The 50 Best Alt/Indie Tracks of 1997
by Dan Weiss | August 9, 2014
By 1997, grunge and indie had finally tipped over into true commercialization. That is, anything went. Smash Mouth added Mysterians-style Farfisa organ to third-wave ska and scored big with the boomer-bashing "Walkin' on the Sun," while the anarchist collective Chumbawamba had a massive worldwide hit with a soccer chant that somehow interpolated "Danny Boy." White Town's "Your Woman" received notice for its gender-ambiguous narrator, sinuously deadpan delivery and recurring loop's similarity to the Star Wars theme, and Meredith Brooks turned being a "Bitch" into a calling. Perhaps most notoriously, Third Eye Blind's bubblegummy "Semi-Charmed Life" turned out to be about "bumping" meth and having oral sex, you just had to keep up with Stephan Jenkins' surprisingly skilled rapping to figure that out. Hit singles hadn't been this weird and disparate since "Pass the Dutchie" was rubbing up against "Rock the Casbah" on rock radio.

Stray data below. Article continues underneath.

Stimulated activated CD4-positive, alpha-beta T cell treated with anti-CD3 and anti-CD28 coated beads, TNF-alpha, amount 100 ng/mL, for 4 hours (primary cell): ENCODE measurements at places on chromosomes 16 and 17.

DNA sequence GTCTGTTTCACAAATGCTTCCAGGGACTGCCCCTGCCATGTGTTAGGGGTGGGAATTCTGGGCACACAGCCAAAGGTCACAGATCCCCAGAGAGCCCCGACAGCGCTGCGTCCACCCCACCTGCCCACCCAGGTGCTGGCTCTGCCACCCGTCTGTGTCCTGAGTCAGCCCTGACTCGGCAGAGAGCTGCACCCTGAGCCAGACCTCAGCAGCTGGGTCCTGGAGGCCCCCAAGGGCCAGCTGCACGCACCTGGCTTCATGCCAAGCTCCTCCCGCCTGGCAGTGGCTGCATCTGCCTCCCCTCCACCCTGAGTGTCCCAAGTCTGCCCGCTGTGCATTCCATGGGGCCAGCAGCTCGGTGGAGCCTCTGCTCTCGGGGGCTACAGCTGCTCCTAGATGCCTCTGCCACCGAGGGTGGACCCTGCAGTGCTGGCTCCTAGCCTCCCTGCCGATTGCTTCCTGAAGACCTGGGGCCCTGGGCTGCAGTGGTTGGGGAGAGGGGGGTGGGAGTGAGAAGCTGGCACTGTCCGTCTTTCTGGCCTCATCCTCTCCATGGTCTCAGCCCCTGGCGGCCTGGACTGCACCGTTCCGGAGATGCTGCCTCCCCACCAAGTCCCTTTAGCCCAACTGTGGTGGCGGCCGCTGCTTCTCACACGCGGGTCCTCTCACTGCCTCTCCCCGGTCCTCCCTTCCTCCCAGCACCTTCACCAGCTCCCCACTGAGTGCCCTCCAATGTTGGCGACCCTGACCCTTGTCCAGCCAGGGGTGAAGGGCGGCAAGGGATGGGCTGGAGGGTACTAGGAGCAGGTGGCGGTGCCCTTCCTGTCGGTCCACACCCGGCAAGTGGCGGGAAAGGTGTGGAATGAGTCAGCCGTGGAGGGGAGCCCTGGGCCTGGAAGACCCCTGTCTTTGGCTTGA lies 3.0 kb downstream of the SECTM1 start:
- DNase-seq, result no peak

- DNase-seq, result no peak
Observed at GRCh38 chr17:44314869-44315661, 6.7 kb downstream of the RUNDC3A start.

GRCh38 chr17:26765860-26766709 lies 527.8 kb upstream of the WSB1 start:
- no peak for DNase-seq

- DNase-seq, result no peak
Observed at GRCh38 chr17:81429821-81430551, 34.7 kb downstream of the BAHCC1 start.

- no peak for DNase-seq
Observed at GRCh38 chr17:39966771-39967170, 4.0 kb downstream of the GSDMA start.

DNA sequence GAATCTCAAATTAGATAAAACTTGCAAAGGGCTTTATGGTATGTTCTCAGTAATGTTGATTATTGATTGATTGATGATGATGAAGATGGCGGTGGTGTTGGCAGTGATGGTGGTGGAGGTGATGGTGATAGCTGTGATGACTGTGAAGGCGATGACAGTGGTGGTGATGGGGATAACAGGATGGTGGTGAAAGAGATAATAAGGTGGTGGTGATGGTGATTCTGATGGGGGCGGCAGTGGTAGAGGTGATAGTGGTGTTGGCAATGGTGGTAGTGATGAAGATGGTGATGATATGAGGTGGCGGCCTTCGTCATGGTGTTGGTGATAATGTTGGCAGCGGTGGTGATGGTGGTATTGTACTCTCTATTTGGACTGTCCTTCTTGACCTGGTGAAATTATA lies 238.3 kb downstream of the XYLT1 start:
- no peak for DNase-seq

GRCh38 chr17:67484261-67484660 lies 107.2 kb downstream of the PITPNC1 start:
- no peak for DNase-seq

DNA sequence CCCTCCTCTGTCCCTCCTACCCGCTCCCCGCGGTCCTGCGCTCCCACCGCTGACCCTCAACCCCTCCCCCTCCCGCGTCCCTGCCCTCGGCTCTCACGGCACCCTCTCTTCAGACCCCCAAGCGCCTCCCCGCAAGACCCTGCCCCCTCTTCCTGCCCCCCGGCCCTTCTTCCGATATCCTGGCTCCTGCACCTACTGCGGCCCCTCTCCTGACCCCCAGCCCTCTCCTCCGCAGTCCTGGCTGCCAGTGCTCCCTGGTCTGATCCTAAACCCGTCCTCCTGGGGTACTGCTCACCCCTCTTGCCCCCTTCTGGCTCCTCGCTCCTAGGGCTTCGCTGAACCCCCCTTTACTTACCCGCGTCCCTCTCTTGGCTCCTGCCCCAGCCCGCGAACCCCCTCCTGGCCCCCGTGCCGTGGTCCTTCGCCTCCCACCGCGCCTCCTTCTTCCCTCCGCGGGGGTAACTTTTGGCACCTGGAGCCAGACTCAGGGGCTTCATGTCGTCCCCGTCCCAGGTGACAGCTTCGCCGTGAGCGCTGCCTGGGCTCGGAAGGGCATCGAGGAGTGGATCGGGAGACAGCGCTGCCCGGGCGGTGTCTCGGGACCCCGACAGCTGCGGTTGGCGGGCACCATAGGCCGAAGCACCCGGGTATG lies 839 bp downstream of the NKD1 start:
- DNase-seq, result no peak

But magic was happening in the underground as well, with Pavement's mature, still-sardonic "Shady Lane," Yo La Tengo throwing caution to the wind for the garage burner "Sugarcube," and Sleater-Kinney's "Turn It On" being merely one of many gems that made them the best punk band of their time. Old 97's far less appreciated "Timebomb" was nothing to sneeze at, though -- it may just be the rowdiest country rock ever put to tape, with McCartney/Lennon-level songwriting in Rhett Miller and Murry Hammond's Tex-punk synergy. Tying the mainstream and indie scenes together was Radiohead's epochal OK Computer, which has possibly even surpassed Dark Side of the Moon as art rock's creative peak for all generations following, complete with "Paranoid Android," a six-and-a-half-minute, multi-partite single released on a major label.